Like most folks, I suppose, I’ve been alternately amazed and horrified at the way in which the rapid present-day connections that emerge from tools like Linked In and Facebook may thwart years of careful effort at compartmentalization. To me, my life is a series of chambers through which I have passed, and each chamber is tightly sealed off from the others. Very few indeed are the friends who have come with me from one period to the next, in part because quite often I find that the sign of moving from one period to the next is that all my friends are still each other’s friends, but I no longer have enough in common with any of them.
In my bleaker moments it feels something like the watertight hatches that one might slam shut in order to prevent a submarine from sinking. Down there, below that hatch, are the connections and memories of a place I have left. That place, in turn, was made by closing the doors on a prior, past. And all the time, the water keeps seeping in.
That seems a Bad Way To Do Things, a form of dishonesty that I regret. As an alternative, I would like to think in terms of the banyan: a tree that grows up within another tree, sends down its own roots, creates a trunk, then beings to spread; and as it widens, sends down alternative trunks until, if it’s lucky enough to grow to a grand old age, it becomes a maze of trunks and spaces between them. Each of those newer trunks is a different point of contact with the earth, and the spreading geometry of trunks is particular to just that banyan tree. So each trunk is distinct; but the tree is a whole.
To return to Facebook and all that: the effect of these find-a-friend technologies is to present me as having one undifferentiated network to which all my ‘friends’ belong. That may be fine for an 18 year old student who has just discovered their First Real Friends; but actually, I don’t actually want my work buddies to know who my old school buddies are, nor my university friends to know who my geek friends are. That compartmentalization is a vital social strategy for me as an ordinary social person with a long social history and multiple social lives.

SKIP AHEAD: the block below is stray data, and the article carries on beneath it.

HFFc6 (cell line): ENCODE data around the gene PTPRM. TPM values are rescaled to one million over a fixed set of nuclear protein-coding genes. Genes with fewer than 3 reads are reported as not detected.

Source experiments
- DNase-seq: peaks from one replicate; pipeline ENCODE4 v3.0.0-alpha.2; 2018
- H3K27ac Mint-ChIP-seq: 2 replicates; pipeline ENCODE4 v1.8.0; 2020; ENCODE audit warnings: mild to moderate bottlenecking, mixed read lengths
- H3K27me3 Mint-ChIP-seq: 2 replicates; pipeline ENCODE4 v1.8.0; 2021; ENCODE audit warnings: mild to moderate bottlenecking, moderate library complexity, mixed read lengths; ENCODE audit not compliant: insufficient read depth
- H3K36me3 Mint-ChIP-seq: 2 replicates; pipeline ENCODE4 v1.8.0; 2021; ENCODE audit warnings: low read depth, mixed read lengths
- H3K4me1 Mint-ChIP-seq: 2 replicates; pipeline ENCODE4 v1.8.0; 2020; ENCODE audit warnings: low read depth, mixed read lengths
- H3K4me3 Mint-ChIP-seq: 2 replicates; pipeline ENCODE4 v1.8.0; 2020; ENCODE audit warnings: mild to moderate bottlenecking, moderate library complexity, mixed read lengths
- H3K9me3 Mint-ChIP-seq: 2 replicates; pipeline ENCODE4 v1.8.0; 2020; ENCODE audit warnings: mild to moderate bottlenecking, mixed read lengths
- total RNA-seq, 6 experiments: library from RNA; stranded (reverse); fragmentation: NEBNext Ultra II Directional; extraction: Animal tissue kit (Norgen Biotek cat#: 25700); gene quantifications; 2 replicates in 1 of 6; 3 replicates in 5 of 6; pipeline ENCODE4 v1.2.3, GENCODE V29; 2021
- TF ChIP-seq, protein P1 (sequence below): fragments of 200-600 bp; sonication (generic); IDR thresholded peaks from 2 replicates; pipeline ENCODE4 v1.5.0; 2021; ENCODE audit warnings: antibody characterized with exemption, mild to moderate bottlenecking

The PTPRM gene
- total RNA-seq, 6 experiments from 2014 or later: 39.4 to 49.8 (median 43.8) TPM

Facebook, of course, works on the idea that it’s a desirable experience to go snooping around in other people’s friend sets looking for interesting people—indeed, to judge people by their friends. I really value Facebook’s ability to help find lost folks—I have discovered some folks long lost who I’m saving for a rainy day, others whom I am rather shy to contact. I dislike, intensely, the fact that any of my friends can either see all of my friends, or none, without my being able to conceal or reveal those connections as I see fit. There must be some happy medium in this, a way to search (related to what Linked In does) the cloud of people in 2nd and 3rd order links around, but not to specify through whom those links are made.
In any case, here’s a link to my own past that I discovered while looking for something else: me as absurdist actor in a Latino theatre company. Look under Douglas; I was’t married then.
Of course, the whole question of being forced to stare at adverts and be targetted for adverts as one sets about having a social life is utterly disgusting—the worst kind of pornography. I am greatly cheered by the prospect of Diaspora and the anti-Facebook movment. Bhawana, my wise and sometimes edgy wife, finally decided she couldn’t stand all the stupidity of Facebook and deleted her account. As she put it: in Buddhism, repeating rumours is against the precepts yet that’s exactly what Facebook is for— and I might add, building on criticism I made in my article about technology for the journal of Buddhist Ethics, it’s also about deliberately becoming unmindful.
Sadly, I need Facebook’s connections to keep in touch with colleagues for now, as much as I dislike it.